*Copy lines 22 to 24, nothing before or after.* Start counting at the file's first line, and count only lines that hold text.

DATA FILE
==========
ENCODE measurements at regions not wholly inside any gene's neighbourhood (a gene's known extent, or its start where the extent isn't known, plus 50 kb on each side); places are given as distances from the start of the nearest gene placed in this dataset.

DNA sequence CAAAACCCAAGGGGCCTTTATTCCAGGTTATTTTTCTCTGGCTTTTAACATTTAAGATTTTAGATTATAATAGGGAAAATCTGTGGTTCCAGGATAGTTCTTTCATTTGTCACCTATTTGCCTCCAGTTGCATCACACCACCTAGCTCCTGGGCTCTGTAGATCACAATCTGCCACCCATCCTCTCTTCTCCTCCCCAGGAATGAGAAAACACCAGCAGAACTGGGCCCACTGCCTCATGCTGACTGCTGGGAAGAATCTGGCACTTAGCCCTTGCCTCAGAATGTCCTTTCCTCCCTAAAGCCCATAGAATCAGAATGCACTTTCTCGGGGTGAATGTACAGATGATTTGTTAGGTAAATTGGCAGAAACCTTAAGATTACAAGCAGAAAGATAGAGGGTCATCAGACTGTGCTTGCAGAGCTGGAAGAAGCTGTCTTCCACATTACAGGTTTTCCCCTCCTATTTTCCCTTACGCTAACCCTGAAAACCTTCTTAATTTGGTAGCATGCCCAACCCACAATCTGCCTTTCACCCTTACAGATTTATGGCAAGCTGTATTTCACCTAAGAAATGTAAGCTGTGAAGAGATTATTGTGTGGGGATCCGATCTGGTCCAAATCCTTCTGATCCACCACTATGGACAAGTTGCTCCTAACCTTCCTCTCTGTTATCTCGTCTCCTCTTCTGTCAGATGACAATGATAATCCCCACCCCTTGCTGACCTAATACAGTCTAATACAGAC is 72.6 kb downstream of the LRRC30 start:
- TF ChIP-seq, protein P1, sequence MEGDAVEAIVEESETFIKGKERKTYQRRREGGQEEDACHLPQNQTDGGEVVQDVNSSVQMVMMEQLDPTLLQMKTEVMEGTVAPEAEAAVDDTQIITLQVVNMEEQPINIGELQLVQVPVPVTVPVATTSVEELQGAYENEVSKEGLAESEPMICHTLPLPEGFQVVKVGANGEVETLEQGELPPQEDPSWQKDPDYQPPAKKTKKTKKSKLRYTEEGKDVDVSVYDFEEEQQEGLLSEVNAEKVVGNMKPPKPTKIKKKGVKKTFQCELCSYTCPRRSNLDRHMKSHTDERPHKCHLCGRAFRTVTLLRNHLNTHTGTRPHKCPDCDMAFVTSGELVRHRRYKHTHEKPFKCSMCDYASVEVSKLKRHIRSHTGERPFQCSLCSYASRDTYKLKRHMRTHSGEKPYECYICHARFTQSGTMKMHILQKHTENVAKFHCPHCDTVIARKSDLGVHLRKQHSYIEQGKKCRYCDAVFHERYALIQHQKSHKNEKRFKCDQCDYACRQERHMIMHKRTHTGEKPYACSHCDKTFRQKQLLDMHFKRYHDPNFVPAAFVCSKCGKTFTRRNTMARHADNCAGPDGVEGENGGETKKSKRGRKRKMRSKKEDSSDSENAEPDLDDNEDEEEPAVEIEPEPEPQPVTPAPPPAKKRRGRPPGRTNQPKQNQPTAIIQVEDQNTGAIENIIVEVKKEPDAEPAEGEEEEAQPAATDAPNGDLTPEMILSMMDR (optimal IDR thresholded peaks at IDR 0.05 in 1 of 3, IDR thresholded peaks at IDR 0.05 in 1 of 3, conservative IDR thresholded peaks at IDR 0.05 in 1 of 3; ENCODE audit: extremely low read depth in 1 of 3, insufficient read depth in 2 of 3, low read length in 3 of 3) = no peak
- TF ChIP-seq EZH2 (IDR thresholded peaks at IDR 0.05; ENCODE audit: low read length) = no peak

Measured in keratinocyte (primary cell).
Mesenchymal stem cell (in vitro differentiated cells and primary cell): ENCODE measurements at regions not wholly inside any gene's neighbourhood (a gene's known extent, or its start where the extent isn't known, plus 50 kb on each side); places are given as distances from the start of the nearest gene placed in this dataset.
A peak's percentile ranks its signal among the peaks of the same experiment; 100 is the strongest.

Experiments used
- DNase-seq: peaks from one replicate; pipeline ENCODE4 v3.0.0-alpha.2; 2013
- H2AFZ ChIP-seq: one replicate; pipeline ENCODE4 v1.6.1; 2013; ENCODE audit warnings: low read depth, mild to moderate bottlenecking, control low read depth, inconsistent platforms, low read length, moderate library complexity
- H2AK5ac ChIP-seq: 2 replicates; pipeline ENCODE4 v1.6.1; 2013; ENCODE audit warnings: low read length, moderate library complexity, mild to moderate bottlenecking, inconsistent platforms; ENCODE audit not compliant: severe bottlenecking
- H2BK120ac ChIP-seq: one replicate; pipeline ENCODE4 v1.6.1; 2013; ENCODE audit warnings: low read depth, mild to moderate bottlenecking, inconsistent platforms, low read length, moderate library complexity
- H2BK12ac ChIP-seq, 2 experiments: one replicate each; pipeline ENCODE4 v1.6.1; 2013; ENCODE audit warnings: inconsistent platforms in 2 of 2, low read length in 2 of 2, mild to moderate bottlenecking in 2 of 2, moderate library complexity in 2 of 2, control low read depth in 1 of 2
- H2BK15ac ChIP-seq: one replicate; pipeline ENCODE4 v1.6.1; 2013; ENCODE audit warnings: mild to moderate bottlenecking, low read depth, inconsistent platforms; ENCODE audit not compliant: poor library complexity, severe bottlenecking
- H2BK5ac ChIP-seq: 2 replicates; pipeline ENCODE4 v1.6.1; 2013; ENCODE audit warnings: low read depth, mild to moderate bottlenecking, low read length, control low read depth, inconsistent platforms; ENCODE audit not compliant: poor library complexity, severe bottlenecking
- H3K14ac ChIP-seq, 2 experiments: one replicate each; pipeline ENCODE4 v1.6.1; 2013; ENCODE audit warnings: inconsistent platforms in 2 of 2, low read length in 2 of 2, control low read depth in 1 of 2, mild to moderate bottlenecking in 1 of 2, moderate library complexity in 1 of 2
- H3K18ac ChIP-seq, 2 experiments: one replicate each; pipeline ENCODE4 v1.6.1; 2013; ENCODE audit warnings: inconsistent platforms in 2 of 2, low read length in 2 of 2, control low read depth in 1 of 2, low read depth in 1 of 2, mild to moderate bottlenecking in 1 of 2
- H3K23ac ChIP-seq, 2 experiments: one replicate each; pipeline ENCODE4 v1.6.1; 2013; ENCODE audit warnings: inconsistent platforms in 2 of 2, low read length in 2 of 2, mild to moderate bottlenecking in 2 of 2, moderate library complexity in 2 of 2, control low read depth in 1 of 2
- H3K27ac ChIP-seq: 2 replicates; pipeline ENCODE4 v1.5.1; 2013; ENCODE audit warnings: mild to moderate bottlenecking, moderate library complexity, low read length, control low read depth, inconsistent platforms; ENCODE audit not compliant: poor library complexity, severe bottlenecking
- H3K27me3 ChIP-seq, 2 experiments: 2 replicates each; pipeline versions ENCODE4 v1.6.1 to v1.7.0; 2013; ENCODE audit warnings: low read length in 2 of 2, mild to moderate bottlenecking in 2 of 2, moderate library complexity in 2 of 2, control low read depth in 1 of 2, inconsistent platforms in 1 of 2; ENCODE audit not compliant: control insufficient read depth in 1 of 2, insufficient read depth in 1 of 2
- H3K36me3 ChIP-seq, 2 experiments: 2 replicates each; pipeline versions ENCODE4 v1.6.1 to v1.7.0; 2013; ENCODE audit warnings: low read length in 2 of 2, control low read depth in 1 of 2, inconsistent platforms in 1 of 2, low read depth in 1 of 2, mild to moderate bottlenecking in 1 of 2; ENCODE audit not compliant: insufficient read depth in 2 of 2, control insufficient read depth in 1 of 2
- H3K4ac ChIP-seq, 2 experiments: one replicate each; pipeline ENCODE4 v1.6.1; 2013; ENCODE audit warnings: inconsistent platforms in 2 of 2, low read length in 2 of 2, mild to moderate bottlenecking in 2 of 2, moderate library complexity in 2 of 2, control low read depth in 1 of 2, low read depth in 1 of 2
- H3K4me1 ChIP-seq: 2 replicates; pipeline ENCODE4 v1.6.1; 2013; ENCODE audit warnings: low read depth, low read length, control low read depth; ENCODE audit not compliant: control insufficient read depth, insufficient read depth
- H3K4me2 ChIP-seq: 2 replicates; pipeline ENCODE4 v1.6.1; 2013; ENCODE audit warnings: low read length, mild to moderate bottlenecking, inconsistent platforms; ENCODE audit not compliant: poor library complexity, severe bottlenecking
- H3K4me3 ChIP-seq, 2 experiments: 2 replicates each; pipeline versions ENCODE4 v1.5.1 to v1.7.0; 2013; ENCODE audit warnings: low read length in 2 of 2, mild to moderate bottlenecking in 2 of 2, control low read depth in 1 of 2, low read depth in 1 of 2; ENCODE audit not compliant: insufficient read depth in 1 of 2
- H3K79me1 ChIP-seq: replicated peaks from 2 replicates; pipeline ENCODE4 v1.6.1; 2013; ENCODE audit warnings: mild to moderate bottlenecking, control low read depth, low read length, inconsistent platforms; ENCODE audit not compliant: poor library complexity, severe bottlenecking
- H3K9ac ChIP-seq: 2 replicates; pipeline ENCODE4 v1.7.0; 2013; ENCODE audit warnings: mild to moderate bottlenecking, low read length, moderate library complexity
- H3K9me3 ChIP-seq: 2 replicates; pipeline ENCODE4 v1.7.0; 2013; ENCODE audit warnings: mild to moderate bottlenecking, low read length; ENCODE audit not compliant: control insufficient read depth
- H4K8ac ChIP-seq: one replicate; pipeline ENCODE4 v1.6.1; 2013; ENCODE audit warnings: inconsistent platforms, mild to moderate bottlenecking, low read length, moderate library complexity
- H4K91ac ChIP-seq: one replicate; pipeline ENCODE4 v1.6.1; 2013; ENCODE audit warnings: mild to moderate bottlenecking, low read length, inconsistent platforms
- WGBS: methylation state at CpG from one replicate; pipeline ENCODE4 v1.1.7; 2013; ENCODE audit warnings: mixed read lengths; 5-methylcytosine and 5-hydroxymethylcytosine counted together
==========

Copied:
- H3K4ac ChIP-seq, 2 experiments: one replicate each; pipeline ENCODE4 v1.6.1; 2013; ENCODE audit warnings: inconsistent platforms in 2 of 2, low read length in 2 of 2, mild to moderate bottlenecking in 2 of 2, moderate library complexity in 2 of 2, control low read depth in 1 of 2, low read depth in 1 of 2
- H3K4me1 ChIP-seq: 2 replicates; pipeline ENCODE4 v1.6.1; 2013; ENCODE audit warnings: low read depth, low read length, control low read depth; ENCODE audit not compliant: control insufficient read depth, insufficient read depth
- H3K4me2 ChIP-seq: 2 replicates; pipeline ENCODE4 v1.6.1; 2013; ENCODE audit warnings: low read length, mild to moderate bottlenecking, inconsistent platforms; ENCODE audit not compliant: poor library complexity, severe bottlenecking